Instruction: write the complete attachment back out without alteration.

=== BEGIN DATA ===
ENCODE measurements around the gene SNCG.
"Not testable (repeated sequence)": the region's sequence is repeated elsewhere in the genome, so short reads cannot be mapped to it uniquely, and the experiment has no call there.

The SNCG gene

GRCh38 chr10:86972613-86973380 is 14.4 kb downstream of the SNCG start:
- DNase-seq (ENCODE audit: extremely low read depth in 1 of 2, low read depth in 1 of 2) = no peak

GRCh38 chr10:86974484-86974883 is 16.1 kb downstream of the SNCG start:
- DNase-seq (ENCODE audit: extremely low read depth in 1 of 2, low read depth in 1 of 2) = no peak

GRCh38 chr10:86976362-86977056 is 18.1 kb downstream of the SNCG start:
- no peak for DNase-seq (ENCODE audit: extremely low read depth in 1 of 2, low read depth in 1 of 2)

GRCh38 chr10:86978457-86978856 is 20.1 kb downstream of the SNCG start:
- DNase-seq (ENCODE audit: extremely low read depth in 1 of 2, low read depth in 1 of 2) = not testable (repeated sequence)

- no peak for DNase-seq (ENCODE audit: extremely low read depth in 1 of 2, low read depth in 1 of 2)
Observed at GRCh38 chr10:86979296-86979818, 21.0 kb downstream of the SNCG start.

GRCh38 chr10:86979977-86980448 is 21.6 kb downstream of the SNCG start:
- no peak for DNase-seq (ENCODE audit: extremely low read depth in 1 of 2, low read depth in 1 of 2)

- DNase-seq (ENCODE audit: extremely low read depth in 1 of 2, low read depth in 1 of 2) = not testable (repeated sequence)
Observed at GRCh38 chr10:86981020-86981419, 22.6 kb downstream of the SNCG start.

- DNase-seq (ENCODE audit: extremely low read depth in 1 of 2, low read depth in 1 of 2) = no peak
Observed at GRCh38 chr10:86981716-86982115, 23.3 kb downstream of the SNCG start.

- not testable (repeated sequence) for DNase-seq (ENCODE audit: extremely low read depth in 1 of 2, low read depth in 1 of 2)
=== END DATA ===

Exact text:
ENCODE measurements around the gene SNCG.
"Not testable (repeated sequence)": the region's sequence is repeated elsewhere in the genome, so short reads cannot be mapped to it uniquely, and the experiment has no call there.

The SNCG gene

GRCh38 chr10:86972613-86973380 is 14.4 kb downstream of the SNCG start:
- DNase-seq (ENCODE audit: extremely low read depth in 1 of 2, low read depth in 1 of 2) = no peak

GRCh38 chr10:86974484-86974883 is 16.1 kb downstream of the SNCG start:
- DNase-seq (ENCODE audit: extremely low read depth in 1 of 2, low read depth in 1 of 2) = no peak

GRCh38 chr10:86976362-86977056 is 18.1 kb downstream of the SNCG start:
- no peak for DNase-seq (ENCODE audit: extremely low read depth in 1 of 2, low read depth in 1 of 2)

GRCh38 chr10:86978457-86978856 is 20.1 kb downstream of the SNCG start:
- DNase-seq (ENCODE audit: extremely low read depth in 1 of 2, low read depth in 1 of 2) = not testable (repeated sequence)

- no peak for DNase-seq (ENCODE audit: extremely low read depth in 1 of 2, low read depth in 1 of 2)
Observed at GRCh38 chr10:86979296-86979818, 21.0 kb downstream of the SNCG start.

GRCh38 chr10:86979977-86980448 is 21.6 kb downstream of the SNCG start:
- no peak for DNase-seq (ENCODE audit: extremely low read depth in 1 of 2, low read depth in 1 of 2)

- DNase-seq (ENCODE audit: extremely low read depth in 1 of 2, low read depth in 1 of 2) = not testable (repeated sequence)
Observed at GRCh38 chr10:86981020-86981419, 22.6 kb downstream of the SNCG start.

- DNase-seq (ENCODE audit: extremely low read depth in 1 of 2, low read depth in 1 of 2) = no peak
Observed at GRCh38 chr10:86981716-86982115, 23.3 kb downstream of the SNCG start.

- not testable (repeated sequence) for DNase-seq (ENCODE audit: extremely low read depth in 1 of 2, low read depth in 1 of 2)